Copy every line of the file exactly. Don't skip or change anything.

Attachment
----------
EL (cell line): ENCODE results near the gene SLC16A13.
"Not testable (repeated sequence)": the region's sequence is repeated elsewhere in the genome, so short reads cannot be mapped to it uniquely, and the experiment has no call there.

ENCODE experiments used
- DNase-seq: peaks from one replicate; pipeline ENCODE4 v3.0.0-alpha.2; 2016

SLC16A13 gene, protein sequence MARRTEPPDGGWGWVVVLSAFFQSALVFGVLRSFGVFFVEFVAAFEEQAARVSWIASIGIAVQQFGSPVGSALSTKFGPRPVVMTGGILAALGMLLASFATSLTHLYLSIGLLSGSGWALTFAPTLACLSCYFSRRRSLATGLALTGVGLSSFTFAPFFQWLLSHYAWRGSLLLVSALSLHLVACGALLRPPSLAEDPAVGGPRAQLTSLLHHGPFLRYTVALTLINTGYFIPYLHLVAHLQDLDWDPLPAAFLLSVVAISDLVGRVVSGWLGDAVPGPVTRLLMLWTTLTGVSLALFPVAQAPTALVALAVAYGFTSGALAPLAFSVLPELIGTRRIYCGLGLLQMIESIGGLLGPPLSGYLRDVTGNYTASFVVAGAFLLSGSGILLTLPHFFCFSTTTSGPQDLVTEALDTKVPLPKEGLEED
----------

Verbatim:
EL (cell line): ENCODE results near the gene SLC16A13.
"Not testable (repeated sequence)": the region's sequence is repeated elsewhere in the genome, so short reads cannot be mapped to it uniquely, and the experiment has no call there.

ENCODE experiments used
- DNase-seq: peaks from one replicate; pipeline ENCODE4 v3.0.0-alpha.2; 2016

SLC16A13 gene, protein sequence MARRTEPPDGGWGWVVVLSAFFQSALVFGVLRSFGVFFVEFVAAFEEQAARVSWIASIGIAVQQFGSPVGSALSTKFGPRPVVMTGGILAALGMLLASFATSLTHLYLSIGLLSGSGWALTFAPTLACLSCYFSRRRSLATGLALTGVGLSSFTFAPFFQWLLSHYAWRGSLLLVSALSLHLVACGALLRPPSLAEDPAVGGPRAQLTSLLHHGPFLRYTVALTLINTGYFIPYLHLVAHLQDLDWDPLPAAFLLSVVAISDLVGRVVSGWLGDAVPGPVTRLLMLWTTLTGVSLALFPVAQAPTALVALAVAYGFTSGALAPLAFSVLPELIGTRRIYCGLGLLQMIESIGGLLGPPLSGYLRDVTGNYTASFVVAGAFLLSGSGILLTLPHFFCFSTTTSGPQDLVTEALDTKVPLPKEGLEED